Shared ownership occurs when a buyer purchases a stake in a property while paying rent on the rest of the share of the property. The buyer must meet eligibility criteria for shared ownership. Eligibility criteria include a household income of no more than £60,000, a first time home owner, or a homeowner who cannot buy a house in an open market. Selling a property in shared ownership is not as easy as buying. These problems make the sale of these properties difficult and sometimes impossible. A solicitor may help you sort out some of the selling shared ownership problems.
High solicitor fees
High solicitor fees are one of the problems a seller will encounter. Most properties under shared ownership are leasehold properties. Conveyance fees for leasehold properties are usually very high. The cost for leasehold properties that are in shared ownership is even higher because of the volume of legal work and documentation required. A solicitor who is conveyancing leasehold properties must work with real estate agents or property managers, financial institutions and the freehold owner of the property. This is in addition to other routine conveyancing researches. The laws governing ownership of a shared property are specific. The solicitor should be trained in this type of conveyancing, and, even better, have a wide experience in selling shared ownership properties. This means that the seller will have to cough out huge sums of money for conveyancing.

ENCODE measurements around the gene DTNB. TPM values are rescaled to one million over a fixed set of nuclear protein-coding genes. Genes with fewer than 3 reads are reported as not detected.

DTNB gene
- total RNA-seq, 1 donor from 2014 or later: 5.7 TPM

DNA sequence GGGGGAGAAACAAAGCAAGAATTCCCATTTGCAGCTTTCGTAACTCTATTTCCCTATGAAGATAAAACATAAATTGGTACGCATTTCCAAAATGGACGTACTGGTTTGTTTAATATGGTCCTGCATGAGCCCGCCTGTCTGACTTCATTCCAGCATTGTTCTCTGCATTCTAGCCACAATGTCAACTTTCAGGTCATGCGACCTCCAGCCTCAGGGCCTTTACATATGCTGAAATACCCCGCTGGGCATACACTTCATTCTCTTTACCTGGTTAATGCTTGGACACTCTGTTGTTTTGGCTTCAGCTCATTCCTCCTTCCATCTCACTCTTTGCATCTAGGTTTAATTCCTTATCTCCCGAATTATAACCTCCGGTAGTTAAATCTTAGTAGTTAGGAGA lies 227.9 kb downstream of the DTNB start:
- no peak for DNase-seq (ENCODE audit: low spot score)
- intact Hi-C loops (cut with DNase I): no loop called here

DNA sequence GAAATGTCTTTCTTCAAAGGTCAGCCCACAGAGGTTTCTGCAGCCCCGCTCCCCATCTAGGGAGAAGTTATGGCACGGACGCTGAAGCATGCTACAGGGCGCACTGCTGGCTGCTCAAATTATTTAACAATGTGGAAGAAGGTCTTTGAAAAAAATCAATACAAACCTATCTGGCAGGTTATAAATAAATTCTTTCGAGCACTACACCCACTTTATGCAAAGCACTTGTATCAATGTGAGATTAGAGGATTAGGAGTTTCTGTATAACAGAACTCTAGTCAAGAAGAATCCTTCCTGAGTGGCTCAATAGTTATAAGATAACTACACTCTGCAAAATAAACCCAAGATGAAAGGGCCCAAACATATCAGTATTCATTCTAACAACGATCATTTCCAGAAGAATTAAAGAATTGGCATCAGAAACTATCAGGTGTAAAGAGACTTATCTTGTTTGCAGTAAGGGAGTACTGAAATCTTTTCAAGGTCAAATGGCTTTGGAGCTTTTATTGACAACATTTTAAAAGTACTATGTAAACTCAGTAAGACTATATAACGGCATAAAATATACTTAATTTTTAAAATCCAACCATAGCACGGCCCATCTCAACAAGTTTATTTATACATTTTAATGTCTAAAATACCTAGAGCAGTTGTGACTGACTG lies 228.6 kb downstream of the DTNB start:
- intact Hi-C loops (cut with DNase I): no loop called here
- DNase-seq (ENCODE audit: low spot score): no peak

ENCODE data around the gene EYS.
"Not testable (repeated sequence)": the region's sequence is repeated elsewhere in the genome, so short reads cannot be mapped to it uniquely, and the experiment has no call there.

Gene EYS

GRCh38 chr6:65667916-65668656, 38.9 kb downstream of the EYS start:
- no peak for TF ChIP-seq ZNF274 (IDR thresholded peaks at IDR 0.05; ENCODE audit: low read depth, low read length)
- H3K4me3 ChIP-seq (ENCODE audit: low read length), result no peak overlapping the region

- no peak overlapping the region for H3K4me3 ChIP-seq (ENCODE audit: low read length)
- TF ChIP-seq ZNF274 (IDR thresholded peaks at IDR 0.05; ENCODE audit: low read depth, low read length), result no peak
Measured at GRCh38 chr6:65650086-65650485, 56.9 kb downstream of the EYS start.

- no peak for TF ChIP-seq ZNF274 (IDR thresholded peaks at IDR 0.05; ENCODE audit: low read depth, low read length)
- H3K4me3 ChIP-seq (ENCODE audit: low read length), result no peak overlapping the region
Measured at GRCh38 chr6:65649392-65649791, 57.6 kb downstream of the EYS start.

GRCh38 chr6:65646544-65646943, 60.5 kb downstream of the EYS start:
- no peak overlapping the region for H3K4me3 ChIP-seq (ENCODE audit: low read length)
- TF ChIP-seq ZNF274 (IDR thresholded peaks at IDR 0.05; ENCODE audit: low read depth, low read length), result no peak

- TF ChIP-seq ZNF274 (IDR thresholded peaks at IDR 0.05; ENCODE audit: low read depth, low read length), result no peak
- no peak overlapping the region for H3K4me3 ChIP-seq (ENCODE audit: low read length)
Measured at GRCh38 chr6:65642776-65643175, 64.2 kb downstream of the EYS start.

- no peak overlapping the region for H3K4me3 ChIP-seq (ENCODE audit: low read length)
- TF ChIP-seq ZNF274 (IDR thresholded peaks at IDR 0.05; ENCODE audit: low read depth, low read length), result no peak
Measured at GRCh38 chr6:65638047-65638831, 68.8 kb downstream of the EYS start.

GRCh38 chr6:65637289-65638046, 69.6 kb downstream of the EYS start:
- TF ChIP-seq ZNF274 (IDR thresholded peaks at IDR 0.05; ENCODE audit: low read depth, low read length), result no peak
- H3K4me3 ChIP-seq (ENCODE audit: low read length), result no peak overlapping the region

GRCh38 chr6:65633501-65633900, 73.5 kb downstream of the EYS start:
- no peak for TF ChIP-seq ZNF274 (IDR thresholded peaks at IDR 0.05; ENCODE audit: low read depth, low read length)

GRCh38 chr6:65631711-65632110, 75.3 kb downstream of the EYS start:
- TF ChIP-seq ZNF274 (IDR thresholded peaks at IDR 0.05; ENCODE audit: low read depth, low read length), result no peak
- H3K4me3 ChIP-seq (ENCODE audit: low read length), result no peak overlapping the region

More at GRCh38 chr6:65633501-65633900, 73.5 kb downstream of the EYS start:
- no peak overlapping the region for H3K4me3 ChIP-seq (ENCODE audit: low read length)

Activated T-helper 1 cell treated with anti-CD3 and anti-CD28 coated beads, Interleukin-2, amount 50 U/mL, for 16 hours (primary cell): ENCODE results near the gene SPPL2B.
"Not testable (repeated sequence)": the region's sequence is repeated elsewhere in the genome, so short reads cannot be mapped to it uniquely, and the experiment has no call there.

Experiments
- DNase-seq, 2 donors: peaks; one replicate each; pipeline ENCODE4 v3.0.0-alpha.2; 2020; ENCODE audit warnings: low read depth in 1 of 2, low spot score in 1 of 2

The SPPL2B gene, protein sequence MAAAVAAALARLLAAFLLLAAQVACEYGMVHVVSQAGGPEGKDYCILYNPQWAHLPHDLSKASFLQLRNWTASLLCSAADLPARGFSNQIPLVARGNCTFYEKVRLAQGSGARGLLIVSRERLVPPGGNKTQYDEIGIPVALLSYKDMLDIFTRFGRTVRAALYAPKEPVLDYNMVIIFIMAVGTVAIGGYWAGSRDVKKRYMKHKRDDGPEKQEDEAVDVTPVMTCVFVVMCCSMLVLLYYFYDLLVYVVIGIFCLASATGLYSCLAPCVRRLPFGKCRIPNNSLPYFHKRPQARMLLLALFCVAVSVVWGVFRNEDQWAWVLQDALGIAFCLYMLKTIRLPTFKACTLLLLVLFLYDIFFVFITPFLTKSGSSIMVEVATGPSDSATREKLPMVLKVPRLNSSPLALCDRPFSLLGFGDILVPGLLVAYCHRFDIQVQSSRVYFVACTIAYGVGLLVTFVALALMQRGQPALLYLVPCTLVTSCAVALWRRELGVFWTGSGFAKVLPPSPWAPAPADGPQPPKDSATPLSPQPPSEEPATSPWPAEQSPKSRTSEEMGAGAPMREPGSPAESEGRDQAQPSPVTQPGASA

Diminishing market for shared ownerships
While it is easier to own shared ownership property, very few people are willing to buy shared ownerships if they want to settle down. This implies that the market for shared ownership properties is very sparse. There are many problems surrounding purchase and ownership of shared properties. The buyer has to pay rent, monthly service fees and maintenance fees. Of course, he will also have to make monthly mortgage repayments if the property is bought with a mortgage. Maintenance fees can sometimes be high especially when major constructions have to be undertaken. All these expenses are unappealing to most buyers. That is why most buyers of shared ownership properties are those that have little experience in real estate or have lower incomes.
Eligibility criteria for buying shared ownership
Besides the issues surrounding occupancy of shared properties, a good number of buyers also fail the eligibility criteria for buying shared ownership properties. Most people in the UK already have homes. Those who have homes but still want shared properties have the ability to get enough mortgages to buy properties in the open market. People who can afford a mortgage for open market properties are not allowed to buy properties in shared ownership. To make matters worse, financial institutions are never willing to give mortgages on shared properties. All these result into a greatly reduced pool of buyers of shared properties.
Consent of House owner
Sale of shared ownership properties is limited by the right of first refusal. The right of the first refusal prevents the seller from putting the property in the market without the consent of the housing provider. It gives the housing provider the right to repossess the property and sell it to another person. The housing provider who claims the right of first refusal may fail to get a buyer. In this case, the seller is allowed to put the property out on the market. Failure of the seller to adhere to right of first refusal can result in punitive measures, which include payment of damages to the housing provider.